Burgers, shakes and math.
That’s the story for Shake Shack (SHAK), which is trading for the first time today on the New York Stock Exchange. It’s already been a good start for the New York-based hamburger chain. The stock soared right out of the gate following a big initial public offering last night, where shares sold for a more-than-expected $21 each.
So why is yet another burger joint generating such excitement? Yahoo Finance Columnist Rick Newman says it’s easy-- look at the numbers.
“If you’re a Shake Shack investor, you’re thinking all we need to do is take 0.3% of market share from McDonald’s (MCD), and we’ve got a gangbuster business,” he points out. “So the thinking is if they can squeeze a few of those people who are outgrowing McDonald’s, that’s great news for Shake Shack.”
In its IPO, Shake Shack raised $105 million. Newman thinks the demand for a piece of the company is based on those coming late to the restaurant investment party.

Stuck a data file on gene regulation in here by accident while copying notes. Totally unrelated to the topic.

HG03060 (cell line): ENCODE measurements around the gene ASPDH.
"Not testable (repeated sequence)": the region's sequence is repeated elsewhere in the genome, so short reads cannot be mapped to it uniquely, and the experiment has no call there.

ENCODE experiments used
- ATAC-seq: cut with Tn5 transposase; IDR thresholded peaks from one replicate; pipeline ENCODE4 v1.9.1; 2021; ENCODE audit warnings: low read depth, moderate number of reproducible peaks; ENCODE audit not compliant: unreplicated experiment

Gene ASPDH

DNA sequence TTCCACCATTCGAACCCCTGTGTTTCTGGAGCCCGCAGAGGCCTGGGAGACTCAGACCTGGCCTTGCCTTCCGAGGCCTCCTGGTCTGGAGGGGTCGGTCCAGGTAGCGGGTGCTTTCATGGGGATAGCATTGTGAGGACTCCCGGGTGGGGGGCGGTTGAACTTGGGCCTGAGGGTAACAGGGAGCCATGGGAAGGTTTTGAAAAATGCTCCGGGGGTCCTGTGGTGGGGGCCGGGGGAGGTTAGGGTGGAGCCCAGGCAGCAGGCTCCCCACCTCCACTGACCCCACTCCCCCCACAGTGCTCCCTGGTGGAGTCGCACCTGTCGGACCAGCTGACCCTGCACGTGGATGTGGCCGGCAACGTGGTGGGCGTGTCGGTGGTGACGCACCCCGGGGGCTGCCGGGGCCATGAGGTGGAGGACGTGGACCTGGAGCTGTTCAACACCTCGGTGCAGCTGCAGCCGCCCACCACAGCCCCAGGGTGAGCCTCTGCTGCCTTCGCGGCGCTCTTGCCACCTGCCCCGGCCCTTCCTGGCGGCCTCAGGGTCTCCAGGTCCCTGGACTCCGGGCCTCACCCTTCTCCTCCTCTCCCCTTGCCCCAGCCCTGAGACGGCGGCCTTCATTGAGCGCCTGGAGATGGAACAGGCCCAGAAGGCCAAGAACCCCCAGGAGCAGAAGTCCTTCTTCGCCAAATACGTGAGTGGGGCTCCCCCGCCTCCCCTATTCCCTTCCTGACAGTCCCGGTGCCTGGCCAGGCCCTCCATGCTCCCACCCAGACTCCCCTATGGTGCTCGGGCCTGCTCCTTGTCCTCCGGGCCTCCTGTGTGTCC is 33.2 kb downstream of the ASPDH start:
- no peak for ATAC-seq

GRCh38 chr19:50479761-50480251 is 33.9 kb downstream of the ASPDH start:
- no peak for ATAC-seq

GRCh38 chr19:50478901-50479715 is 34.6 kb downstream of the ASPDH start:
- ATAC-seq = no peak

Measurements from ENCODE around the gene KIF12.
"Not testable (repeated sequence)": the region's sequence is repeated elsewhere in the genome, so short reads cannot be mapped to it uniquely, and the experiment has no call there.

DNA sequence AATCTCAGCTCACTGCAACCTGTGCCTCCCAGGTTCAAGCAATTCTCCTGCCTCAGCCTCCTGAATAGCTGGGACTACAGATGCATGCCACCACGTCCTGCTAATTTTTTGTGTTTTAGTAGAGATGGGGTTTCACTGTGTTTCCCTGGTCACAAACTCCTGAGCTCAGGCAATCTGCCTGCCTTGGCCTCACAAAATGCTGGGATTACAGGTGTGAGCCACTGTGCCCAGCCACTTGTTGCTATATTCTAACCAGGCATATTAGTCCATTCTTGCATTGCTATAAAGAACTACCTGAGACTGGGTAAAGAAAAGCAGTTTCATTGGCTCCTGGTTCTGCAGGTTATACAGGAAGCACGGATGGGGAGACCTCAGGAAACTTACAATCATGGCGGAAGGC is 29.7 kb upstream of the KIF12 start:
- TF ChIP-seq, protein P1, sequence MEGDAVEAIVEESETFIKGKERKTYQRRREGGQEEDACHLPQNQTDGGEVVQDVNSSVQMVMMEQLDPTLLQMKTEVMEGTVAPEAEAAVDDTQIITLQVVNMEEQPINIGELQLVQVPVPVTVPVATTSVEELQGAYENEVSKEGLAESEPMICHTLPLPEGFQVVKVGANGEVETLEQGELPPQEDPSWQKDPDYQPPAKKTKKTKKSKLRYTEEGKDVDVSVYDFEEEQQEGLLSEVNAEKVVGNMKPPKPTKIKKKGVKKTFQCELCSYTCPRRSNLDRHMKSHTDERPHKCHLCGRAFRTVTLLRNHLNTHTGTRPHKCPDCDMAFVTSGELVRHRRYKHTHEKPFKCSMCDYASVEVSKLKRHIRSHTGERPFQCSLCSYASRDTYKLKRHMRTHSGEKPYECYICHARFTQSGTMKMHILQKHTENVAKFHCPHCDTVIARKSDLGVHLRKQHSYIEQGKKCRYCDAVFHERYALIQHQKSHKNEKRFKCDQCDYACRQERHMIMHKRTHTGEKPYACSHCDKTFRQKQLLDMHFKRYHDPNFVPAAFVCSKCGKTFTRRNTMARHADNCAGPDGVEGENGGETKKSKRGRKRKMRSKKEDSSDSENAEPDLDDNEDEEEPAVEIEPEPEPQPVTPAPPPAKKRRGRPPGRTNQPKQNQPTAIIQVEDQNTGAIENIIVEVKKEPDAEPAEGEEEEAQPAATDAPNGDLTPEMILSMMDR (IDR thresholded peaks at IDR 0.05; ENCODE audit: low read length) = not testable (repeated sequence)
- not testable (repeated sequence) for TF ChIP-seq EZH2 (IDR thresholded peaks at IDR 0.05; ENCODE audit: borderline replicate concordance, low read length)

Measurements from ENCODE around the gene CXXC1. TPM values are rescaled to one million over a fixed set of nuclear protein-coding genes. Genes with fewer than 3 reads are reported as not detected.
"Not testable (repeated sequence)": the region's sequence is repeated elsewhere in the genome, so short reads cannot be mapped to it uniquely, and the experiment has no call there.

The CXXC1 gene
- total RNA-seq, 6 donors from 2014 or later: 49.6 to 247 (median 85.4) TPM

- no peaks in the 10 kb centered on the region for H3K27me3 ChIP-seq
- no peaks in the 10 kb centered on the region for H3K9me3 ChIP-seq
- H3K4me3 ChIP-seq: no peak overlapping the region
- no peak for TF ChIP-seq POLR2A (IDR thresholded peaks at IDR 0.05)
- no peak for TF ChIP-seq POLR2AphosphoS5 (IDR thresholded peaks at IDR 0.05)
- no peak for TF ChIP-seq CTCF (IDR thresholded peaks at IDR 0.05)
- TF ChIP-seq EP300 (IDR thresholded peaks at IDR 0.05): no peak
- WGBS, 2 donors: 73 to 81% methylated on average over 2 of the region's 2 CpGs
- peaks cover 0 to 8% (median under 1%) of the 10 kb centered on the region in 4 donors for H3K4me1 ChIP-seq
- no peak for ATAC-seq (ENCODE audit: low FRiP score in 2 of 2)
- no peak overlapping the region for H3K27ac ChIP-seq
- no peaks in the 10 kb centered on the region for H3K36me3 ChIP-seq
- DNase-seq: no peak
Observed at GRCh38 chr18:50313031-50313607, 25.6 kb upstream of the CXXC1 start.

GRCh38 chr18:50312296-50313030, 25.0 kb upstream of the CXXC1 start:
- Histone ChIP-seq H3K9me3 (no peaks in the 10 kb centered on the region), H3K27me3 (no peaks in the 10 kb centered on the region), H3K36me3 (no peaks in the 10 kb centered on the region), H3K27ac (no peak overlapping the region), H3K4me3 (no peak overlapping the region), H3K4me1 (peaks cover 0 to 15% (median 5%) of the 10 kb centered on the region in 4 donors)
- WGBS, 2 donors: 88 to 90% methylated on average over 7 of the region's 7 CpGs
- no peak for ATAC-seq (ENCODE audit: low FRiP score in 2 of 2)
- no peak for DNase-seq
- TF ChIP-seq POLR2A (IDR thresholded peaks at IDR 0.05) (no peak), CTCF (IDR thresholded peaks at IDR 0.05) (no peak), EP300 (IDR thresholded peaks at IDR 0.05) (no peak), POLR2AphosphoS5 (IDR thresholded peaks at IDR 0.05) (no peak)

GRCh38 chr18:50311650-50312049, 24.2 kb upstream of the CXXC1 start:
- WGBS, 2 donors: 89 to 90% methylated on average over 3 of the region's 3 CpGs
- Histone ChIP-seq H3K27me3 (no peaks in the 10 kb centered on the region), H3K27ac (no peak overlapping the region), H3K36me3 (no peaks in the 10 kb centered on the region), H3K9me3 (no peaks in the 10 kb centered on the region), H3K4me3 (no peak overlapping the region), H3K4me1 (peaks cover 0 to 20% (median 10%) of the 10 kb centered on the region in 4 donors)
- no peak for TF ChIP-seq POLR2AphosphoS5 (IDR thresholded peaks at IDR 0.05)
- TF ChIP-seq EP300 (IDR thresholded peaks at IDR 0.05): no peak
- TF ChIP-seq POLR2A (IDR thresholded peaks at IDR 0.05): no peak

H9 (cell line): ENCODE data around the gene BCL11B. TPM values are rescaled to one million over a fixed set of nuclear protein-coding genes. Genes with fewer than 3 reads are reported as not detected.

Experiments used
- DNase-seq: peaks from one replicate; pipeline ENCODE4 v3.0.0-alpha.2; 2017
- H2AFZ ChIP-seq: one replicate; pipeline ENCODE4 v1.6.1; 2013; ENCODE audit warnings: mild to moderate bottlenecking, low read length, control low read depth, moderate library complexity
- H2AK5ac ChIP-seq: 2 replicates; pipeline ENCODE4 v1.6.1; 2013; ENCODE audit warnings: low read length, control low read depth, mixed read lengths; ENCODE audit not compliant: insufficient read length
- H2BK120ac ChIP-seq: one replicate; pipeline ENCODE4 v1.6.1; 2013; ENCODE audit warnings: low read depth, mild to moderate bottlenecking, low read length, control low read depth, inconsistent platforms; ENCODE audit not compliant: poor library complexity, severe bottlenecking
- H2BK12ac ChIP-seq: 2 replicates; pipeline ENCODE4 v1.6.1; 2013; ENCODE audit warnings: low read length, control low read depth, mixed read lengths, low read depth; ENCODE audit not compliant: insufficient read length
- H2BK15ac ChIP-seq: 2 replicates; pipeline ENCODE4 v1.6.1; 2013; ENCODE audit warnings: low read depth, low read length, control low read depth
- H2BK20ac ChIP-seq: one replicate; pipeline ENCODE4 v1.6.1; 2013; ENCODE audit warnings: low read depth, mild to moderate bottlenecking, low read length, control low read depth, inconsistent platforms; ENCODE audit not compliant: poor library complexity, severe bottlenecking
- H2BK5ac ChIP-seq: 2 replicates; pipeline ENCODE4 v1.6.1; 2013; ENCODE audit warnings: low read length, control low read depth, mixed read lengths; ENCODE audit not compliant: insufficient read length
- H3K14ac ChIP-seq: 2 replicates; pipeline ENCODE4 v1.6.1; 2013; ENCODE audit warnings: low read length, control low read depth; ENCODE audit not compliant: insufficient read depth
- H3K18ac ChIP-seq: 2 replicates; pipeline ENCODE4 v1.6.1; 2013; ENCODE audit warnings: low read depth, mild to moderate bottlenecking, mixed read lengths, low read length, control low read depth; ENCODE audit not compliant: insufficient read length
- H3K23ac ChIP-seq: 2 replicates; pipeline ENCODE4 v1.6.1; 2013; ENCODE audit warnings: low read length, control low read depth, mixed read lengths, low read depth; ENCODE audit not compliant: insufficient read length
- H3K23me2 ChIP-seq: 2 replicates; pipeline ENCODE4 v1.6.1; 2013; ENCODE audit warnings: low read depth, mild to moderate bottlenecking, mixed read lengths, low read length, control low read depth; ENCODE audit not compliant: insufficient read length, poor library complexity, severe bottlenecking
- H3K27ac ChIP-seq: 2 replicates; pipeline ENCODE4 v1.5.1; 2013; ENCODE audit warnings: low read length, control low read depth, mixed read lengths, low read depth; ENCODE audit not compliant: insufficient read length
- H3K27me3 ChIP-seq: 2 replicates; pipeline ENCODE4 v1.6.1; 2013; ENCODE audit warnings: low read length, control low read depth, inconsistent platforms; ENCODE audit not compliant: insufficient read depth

“Wall Street is behind the trend on this one,” he says. “It still seems like a new story that you can still sell fast food that doesn’t come in frozen blocks from some supplier from who knows where. This is not news, nobody thinks this is a new idea here.”
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Yahoo Finance’s Jeff Macke also finds it curious that investors seem to feel there’s a great change afoot in the restaurant industry.
“There’s nothing new under the sun,” Macke argues. “Benihana’s was cooking under the table for you, we’ve had salad bars for years and I’ve always been able to cook at home. So this ‘build your own hamburger’ is not this mind shift that people are making it out to be.”
Still, Newman does see one advantage that boutique burger places such as Shake Shack and Habit Burger (HABT) have over the traditional fast-food outlets.
“People are willing to spend a little extra money on better food as long as it arrives quickly,” he notes. “That’s the rationale behind Shake Shack. “
And Newman feels there’s no reason to fight Wall Street’s appetite for these kinds of stocks.
“I guess we’re not at peak burger saturation,” he says. “There appears to be enough room in Americans’ bellies for one more burger chain at least.”